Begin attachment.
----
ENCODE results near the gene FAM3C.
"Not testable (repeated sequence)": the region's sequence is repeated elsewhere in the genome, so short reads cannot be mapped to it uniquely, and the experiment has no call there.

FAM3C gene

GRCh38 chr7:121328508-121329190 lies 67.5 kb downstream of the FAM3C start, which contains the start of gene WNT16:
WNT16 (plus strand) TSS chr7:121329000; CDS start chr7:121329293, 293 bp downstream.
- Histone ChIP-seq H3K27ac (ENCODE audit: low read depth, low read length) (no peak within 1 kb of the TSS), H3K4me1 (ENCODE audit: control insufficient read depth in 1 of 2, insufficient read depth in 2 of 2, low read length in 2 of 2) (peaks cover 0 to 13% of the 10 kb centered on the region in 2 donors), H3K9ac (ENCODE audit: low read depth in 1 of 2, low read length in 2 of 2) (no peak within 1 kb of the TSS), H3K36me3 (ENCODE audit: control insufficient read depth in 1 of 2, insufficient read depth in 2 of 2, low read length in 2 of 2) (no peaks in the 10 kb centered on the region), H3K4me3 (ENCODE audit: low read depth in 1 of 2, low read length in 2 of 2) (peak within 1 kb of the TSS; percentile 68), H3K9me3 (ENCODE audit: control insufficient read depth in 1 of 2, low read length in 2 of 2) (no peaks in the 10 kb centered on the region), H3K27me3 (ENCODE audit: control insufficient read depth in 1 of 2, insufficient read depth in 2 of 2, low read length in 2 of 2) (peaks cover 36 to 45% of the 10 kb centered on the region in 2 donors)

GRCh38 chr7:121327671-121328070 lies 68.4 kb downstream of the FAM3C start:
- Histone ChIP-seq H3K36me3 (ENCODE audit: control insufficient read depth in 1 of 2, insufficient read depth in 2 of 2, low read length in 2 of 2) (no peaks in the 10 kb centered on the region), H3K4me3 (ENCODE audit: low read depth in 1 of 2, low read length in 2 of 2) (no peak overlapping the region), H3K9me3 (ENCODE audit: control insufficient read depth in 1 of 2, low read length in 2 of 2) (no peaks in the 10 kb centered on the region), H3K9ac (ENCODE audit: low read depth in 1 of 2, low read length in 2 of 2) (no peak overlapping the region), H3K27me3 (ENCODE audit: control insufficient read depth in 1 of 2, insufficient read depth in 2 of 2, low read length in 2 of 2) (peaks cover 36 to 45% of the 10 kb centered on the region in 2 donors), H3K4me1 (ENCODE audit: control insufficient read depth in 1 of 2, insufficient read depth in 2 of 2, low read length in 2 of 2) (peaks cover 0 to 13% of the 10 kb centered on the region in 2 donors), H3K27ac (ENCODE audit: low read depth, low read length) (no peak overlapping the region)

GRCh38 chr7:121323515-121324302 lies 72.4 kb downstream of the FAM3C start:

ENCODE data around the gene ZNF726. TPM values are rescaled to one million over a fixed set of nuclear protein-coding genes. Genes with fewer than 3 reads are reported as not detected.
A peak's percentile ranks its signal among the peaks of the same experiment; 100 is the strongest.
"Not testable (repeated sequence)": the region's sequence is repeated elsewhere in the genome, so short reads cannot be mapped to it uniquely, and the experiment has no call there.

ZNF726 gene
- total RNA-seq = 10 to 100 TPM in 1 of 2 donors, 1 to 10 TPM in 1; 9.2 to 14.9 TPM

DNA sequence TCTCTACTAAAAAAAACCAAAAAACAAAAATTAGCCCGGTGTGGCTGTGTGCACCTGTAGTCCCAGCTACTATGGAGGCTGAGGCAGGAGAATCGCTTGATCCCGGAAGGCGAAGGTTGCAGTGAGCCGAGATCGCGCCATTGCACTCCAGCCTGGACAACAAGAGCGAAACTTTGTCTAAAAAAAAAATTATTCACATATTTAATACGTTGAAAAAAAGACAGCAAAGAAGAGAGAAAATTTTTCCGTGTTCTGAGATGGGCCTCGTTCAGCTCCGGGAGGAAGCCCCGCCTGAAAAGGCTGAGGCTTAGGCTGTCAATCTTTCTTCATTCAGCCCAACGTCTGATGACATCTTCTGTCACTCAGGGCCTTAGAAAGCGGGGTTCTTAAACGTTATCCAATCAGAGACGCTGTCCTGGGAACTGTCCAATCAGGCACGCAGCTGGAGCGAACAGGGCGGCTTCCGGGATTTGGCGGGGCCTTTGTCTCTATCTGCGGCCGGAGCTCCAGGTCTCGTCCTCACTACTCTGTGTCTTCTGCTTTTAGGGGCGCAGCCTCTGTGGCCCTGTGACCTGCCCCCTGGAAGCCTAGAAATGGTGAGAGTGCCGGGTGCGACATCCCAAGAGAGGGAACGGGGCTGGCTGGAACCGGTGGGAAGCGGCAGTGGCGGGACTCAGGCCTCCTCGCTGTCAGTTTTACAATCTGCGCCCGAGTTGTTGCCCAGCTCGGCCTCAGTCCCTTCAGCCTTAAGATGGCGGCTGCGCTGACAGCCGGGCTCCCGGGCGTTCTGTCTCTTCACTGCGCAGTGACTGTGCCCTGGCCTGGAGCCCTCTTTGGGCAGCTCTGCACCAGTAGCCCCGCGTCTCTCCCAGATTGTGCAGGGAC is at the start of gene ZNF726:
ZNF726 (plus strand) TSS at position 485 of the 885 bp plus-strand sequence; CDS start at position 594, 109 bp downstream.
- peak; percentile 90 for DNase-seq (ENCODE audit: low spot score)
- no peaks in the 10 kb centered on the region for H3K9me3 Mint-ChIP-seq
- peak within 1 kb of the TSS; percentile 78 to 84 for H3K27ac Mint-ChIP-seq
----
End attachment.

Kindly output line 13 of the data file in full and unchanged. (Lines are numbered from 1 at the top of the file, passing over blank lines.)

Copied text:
ZNF726 gene